The two women hoping to be the next lieutenant governor faced off in their only debate Monday night.
During the debate at the SCETV studios in Columbia, Republican nominee Pamela Evette and Democratic State Rep. Mandy Powers Norrell defended their running mates and showed off their stark differences in experience and policy.
Evette, who runs the Travelers Rest payroll firm Quality Business Solutions, played up her business background and lack of previous political experience. “I think any time you bring a fresh perspective into something, you see things with new eyes, clearer eyes,” she said. “I think that is a huge advantage.”
But Norrell argued her political experience and connections in the legislature bring much more to the job. “If you need to get your car worked on, are you going to somebody who’s never worked on a car because they may have a fresh idea about how to fix your car?” she said. “No. You’re going to somebody who’s worked on a car before because they’re going to know how to do it.”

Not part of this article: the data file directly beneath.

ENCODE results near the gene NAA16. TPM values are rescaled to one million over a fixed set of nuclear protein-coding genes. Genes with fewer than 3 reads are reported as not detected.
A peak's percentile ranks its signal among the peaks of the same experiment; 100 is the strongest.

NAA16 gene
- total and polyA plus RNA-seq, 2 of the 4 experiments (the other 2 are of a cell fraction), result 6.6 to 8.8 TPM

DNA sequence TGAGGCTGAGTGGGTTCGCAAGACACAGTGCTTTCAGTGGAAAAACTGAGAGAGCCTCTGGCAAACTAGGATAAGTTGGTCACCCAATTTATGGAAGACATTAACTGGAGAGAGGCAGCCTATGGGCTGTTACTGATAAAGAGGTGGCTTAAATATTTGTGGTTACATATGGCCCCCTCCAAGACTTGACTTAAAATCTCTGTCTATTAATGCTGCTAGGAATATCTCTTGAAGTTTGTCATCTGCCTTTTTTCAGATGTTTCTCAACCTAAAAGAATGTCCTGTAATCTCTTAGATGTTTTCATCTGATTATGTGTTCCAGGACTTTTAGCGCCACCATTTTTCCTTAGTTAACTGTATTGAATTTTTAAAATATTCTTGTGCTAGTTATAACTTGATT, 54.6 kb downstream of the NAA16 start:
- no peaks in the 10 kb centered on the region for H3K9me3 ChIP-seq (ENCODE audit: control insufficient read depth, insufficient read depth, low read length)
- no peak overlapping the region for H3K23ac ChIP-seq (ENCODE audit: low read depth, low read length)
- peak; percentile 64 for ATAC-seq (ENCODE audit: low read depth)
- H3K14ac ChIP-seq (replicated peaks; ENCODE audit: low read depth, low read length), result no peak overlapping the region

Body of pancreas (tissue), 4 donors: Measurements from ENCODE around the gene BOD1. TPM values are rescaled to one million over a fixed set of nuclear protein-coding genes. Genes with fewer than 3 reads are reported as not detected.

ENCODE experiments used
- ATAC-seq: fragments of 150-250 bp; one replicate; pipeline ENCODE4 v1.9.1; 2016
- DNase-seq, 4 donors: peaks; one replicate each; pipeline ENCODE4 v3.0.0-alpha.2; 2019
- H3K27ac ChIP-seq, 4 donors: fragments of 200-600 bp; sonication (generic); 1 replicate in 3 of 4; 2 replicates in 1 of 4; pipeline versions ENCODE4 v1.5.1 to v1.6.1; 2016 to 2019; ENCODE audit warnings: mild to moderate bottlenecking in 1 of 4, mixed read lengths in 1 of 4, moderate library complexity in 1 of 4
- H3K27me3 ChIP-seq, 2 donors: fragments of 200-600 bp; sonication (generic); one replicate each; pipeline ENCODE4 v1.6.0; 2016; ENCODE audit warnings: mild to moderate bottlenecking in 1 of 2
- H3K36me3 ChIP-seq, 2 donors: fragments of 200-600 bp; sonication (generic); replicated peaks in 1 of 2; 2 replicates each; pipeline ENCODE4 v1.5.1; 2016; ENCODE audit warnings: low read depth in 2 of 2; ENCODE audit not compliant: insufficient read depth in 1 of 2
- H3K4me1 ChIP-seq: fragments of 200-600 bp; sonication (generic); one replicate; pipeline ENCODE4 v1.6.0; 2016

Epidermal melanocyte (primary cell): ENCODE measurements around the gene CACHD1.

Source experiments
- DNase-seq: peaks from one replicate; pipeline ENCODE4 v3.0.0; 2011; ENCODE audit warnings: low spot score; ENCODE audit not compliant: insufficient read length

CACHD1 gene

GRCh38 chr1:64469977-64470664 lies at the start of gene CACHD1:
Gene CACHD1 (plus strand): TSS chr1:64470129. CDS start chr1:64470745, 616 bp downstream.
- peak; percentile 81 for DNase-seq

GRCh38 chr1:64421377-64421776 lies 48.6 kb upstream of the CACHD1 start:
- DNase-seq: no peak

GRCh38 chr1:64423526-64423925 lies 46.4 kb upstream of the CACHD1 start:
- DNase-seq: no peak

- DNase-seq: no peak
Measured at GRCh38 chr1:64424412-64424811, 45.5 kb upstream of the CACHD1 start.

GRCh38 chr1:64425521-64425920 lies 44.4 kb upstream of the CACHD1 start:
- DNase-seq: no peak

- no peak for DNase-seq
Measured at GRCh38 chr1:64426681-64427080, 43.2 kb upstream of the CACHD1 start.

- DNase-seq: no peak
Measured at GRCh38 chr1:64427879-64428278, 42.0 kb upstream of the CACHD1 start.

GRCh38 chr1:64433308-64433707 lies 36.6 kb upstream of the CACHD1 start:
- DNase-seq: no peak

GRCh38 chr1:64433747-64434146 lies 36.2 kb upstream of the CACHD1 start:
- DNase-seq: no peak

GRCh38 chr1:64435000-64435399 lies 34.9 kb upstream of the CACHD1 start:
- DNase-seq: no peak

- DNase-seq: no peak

This is the first election where the governor and lieutenant governor will run on the same ticket. Previously, the jobs were elected separately. Voters approved a change to the state Constitution in 2012.
The candidates also starkly disagreed on expanding Medicaid eligibility. Norrell echoed her running mate State Rep. James Smith and said he would expand the program as governor, bringing in federal money to help thousands of residents not currently covered.
When pressed how expansion would pass the Republican-controlled legislature, Norrell said she believed public pressure and enough defecting Republicans would make the funding permanent. “Once we create an entire healthcare economy… and saving people’s lives, then it’s going to be a popular endeavor,” she said.
But Evette argued the state is already spending $1 billion more on Medicaid than it did in 2000 and does not have a way to pay for another expansion, even if the federal government matches 90 percent of the increase. “Even if it’s 9-to-1, you still have to find that money to fund it,” she argued. “And if you’re not going to take it away from the programs that are already in place, where are you going to get the money?”